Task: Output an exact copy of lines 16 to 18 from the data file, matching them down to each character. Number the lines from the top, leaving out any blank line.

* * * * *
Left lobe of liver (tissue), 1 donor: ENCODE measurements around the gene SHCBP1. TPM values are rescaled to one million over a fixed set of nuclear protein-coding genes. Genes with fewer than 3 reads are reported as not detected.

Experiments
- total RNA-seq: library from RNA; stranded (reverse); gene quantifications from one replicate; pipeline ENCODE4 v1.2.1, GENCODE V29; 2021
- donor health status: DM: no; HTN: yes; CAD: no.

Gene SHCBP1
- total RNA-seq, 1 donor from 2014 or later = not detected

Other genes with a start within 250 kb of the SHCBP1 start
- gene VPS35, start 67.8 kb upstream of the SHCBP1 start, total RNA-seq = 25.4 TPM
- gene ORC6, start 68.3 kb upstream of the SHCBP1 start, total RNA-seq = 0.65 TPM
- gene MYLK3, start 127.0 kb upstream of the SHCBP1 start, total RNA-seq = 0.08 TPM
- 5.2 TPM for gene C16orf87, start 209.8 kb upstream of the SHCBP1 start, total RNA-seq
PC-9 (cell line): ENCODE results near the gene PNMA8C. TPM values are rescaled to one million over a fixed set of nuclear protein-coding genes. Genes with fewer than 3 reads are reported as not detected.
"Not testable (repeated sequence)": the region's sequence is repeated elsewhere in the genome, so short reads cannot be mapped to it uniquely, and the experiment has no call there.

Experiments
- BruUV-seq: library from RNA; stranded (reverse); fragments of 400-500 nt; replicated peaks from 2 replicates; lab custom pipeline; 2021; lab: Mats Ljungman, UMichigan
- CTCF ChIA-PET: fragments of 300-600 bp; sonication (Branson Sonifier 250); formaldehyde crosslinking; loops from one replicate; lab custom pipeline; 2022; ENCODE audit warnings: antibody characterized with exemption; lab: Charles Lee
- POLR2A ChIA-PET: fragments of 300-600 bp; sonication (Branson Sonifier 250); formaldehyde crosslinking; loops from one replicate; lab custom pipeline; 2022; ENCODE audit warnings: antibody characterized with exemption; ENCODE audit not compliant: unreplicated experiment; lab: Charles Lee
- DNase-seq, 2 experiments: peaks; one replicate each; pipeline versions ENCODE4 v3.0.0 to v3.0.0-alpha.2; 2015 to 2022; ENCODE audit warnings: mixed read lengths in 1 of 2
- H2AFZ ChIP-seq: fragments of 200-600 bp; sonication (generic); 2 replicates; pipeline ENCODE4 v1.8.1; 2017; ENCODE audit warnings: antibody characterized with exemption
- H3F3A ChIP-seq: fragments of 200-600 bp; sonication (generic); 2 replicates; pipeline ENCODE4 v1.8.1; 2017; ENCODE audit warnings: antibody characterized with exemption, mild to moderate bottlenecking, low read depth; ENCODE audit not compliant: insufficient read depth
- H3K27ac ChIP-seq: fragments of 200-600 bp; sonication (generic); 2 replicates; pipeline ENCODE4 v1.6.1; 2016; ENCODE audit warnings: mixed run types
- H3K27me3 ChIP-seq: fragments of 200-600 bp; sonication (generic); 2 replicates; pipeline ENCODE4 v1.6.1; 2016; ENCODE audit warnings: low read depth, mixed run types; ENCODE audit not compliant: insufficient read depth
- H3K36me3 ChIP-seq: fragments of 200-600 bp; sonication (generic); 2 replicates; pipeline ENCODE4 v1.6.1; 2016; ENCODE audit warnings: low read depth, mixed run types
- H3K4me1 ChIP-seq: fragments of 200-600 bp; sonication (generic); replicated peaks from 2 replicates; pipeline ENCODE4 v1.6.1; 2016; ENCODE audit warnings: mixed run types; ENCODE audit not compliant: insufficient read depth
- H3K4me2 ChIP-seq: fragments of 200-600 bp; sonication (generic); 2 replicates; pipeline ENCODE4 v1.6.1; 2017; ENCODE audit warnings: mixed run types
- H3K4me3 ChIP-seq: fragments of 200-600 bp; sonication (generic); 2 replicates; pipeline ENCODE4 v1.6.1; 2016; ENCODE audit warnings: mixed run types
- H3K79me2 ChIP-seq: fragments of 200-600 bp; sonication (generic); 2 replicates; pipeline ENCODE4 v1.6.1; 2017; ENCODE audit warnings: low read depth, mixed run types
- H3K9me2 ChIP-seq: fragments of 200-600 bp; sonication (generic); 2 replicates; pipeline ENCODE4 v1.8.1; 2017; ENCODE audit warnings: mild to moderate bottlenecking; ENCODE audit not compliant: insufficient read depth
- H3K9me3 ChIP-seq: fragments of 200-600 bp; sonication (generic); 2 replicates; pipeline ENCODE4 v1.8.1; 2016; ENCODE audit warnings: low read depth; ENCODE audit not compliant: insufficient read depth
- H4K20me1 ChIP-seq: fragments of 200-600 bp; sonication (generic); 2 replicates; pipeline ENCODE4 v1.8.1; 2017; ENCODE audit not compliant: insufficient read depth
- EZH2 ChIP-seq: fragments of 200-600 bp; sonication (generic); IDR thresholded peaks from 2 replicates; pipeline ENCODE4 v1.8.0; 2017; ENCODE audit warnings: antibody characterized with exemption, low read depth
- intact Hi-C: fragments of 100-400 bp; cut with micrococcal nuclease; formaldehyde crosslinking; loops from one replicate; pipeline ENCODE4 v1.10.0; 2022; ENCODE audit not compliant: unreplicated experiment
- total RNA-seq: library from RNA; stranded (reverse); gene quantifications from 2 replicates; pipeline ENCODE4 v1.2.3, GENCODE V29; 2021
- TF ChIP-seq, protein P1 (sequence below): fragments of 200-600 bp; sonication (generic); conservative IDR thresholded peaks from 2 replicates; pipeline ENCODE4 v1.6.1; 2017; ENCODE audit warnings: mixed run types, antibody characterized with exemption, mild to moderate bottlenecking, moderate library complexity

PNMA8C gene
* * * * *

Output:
- CTCF ChIA-PET: fragments of 300-600 bp; sonication (Branson Sonifier 250); formaldehyde crosslinking; loops from one replicate; lab custom pipeline; 2022; ENCODE audit warnings: antibody characterized with exemption; lab: Charles Lee
- POLR2A ChIA-PET: fragments of 300-600 bp; sonication (Branson Sonifier 250); formaldehyde crosslinking; loops from one replicate; lab custom pipeline; 2022; ENCODE audit warnings: antibody characterized with exemption; ENCODE audit not compliant: unreplicated experiment; lab: Charles Lee
- DNase-seq, 2 experiments: peaks; one replicate each; pipeline versions ENCODE4 v3.0.0 to v3.0.0-alpha.2; 2015 to 2022; ENCODE audit warnings: mixed read lengths in 1 of 2